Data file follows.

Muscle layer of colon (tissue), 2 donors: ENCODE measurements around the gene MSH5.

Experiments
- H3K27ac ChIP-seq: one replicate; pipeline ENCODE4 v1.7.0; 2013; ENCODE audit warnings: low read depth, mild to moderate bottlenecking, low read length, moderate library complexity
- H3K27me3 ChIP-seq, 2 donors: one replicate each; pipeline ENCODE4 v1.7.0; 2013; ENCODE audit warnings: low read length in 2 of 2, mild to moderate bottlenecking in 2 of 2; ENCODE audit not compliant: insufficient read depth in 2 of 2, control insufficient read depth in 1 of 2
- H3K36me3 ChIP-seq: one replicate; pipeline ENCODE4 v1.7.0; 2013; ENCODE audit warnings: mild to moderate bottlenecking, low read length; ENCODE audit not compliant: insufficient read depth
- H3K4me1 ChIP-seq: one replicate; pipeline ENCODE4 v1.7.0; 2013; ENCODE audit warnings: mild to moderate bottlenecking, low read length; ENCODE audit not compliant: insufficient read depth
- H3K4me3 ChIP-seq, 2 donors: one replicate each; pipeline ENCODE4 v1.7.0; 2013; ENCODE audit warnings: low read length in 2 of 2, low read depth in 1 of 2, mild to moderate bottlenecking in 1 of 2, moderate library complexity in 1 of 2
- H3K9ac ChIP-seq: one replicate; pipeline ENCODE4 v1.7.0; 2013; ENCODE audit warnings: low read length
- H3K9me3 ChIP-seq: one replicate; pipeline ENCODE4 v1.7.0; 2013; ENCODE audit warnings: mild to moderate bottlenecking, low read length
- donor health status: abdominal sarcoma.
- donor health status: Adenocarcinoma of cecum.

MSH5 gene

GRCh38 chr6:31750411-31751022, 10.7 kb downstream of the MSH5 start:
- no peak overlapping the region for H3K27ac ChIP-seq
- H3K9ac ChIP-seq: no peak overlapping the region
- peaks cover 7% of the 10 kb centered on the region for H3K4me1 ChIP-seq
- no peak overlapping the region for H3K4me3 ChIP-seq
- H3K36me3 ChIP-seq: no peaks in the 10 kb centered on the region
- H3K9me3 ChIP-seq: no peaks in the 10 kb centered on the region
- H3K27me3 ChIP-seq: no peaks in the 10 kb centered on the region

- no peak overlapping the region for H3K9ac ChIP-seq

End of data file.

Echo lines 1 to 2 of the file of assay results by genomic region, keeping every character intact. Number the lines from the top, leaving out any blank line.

Muscle layer of colon (tissue), 2 donors: ENCODE measurements around the gene MSH5.

Experiments